They are tagged with names different from their own
(First of three parts)
They call it Ward 7.
It was the first day of the week, and the sun was sending warmth and light from the large window panes to beds covered in white sheets. No cries of pain, no signs of suffering reverberated along the corridors.
What’s more apparent is silence, broken only by feet aimlessly pacing back and forth the wide hallway of the free ward in a fashion brought more by boredom than mindlessness. Some cover their faces in anxiety; others sit quietly on their place. They are the patients tagged with names different from their own, but more often these names are understood only by a few.
Every morning, they all wake up early with a barrage of noise from the nurses for a physical exercise. A list of daily tasks —psychoeducation, art education, etc.—is posted on the bulletin board near the entrance to encourage them to socialize. Most of the time, they are not glued in beds and are free to wander inside the ward. The doors are always open, but somehow they knew they don’t have the freedom to walk out.
Later in the afternoon, a nurse approaches them one by one to ask a generic set of questions: “What is your name?” “How old are you?” “How are you feeling today?” “How did you get here?” These are the questions they are being asked over and over each day, as if the mere act of answering is a daily affirmation of being OK, at least for the meantime.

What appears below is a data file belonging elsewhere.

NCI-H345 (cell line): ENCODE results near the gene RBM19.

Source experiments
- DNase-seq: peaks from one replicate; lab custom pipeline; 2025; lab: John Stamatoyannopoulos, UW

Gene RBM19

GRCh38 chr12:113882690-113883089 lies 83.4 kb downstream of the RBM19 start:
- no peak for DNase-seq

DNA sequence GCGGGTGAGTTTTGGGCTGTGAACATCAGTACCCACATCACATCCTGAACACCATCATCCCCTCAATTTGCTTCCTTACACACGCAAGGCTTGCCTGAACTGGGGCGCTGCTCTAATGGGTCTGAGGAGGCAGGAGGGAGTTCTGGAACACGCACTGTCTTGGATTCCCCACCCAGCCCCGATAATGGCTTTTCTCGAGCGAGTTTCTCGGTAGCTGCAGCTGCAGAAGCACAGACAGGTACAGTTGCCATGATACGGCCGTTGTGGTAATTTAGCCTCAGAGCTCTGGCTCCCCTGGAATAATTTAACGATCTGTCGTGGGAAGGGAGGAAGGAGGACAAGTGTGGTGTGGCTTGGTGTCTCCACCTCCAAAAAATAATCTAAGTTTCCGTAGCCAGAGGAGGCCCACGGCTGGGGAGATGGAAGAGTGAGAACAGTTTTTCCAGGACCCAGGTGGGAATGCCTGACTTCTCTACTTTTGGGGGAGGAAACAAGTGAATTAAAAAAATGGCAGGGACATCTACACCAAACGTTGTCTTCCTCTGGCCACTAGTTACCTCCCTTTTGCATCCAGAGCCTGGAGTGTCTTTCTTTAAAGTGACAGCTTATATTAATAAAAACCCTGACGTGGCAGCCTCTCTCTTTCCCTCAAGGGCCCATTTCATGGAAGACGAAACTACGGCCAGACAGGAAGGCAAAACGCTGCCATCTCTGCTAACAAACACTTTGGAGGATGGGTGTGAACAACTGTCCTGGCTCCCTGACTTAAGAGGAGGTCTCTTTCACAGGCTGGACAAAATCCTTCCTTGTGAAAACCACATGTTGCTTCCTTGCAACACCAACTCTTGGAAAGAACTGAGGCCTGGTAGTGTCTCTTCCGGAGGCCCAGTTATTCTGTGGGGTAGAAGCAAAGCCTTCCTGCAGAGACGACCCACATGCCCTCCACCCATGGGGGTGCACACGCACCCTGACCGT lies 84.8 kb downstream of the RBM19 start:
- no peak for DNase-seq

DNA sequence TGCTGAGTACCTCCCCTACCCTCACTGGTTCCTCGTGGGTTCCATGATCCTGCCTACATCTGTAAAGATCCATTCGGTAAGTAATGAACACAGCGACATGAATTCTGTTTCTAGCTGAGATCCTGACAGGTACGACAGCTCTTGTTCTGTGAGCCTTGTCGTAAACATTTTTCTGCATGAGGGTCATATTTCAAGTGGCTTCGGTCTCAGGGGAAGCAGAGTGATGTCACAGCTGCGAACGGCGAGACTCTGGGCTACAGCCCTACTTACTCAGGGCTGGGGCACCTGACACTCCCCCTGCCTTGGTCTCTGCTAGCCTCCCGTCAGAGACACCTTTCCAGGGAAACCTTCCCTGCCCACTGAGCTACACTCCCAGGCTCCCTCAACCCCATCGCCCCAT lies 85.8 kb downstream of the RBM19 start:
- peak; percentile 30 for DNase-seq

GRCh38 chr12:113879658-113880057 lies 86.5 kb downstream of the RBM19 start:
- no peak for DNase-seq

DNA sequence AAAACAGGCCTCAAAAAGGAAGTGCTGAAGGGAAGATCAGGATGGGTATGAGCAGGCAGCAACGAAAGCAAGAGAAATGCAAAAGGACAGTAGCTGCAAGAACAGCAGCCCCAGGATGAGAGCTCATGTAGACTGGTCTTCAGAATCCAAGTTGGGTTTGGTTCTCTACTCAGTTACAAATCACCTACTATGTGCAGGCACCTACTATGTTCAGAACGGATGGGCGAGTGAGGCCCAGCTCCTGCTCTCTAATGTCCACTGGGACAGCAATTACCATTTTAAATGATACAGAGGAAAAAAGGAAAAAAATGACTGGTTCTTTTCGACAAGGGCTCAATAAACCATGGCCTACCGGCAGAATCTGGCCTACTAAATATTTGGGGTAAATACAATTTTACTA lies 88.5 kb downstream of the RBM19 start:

In a visit in October last year, the psychiatric ward of the Philippine General Hospital (PGH) was home to 12 mentally-ill patients—most of them young. But they are all part of a bigger statistics.
According to the 2014 Health for the World’s Adolescents of the World Health Organization (WHO), depression is the predominant cause of illness and disability for boys and girls aged 10-19. In 2011, the WHO found that 16 percent of Filipino students aged 13-15 had “seriously” contemplated suicide in the past year. Meanwhile, 13 percent had actually attempted suicide.
And yet one doesn’t need to look very far to understand that the problem exists close to home. Almost one per 100 households (0.7 percent) has a member with mental disability (DOH-SWS 2004). Intentional self-harm is the ninth leading cause of death among 20-24 years old (DOH 2003).
You may call them names: crazy, lunatic, insane. But their stories are not the same.
Miracle in Ward 7
“It’s like… asking for miracle in Ward 7,” said Vlad, 24. It was somehow a reference to a sentimental Korean movie, “Miracle in Cell No. 7.”